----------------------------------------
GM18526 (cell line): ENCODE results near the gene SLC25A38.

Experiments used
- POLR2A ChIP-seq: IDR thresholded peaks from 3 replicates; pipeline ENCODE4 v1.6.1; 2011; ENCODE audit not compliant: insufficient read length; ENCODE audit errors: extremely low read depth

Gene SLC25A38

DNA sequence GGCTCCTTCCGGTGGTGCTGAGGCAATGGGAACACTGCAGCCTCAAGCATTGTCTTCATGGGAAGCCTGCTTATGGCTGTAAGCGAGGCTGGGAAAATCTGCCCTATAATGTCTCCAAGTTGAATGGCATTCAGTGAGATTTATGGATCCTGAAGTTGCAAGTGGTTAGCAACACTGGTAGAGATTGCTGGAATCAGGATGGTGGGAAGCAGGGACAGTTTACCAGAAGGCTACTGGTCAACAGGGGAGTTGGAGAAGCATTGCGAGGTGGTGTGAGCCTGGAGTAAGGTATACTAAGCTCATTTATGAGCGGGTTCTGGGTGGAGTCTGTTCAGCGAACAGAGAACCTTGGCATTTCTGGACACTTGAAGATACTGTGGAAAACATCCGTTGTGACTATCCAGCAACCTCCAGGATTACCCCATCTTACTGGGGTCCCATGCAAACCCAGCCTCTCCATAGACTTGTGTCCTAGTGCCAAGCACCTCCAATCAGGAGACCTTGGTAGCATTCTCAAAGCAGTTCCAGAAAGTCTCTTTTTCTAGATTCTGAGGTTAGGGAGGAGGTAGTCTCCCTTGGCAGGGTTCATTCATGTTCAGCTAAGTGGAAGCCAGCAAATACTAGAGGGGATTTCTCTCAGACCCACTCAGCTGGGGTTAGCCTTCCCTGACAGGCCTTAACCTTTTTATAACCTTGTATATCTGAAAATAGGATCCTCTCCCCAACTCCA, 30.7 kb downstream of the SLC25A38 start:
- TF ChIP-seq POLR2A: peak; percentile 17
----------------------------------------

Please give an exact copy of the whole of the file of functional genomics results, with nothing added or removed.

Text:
GM18526 (cell line): ENCODE results near the gene SLC25A38.

Experiments used
- POLR2A ChIP-seq: IDR thresholded peaks from 3 replicates; pipeline ENCODE4 v1.6.1; 2011; ENCODE audit not compliant: insufficient read length; ENCODE audit errors: extremely low read depth

Gene SLC25A38

DNA sequence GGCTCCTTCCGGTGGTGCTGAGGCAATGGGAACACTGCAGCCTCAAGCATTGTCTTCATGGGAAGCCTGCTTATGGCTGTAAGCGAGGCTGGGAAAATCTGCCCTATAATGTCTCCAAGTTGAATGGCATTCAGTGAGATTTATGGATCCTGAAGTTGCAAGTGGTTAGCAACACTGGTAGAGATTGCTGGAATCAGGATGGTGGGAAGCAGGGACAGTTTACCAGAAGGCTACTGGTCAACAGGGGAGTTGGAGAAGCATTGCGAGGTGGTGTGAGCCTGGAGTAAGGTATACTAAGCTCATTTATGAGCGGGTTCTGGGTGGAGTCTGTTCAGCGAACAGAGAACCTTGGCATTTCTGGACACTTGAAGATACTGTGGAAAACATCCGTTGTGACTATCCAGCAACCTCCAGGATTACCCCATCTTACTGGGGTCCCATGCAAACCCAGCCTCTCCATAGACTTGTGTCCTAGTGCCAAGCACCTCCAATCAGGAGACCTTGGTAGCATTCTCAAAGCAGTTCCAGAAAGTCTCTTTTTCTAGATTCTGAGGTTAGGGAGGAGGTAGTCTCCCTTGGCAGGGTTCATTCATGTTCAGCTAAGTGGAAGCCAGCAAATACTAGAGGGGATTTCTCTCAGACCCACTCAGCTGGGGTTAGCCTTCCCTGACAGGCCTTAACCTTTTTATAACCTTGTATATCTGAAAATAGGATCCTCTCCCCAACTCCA, 30.7 kb downstream of the SLC25A38 start:
- TF ChIP-seq POLR2A: peak; percentile 17